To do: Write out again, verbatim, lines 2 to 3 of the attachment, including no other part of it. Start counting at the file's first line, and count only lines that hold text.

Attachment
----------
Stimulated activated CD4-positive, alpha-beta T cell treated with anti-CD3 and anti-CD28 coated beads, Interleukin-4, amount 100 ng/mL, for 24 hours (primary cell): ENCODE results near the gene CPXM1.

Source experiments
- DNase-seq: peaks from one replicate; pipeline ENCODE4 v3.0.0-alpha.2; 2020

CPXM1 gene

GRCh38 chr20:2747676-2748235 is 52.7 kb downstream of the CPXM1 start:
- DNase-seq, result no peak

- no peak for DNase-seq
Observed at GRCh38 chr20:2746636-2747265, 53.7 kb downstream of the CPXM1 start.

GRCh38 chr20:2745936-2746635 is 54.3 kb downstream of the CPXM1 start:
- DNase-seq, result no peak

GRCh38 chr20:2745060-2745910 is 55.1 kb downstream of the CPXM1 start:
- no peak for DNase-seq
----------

Source experiments
- DNase-seq: peaks from one replicate; pipeline ENCODE4 v3.0.0-alpha.2; 2020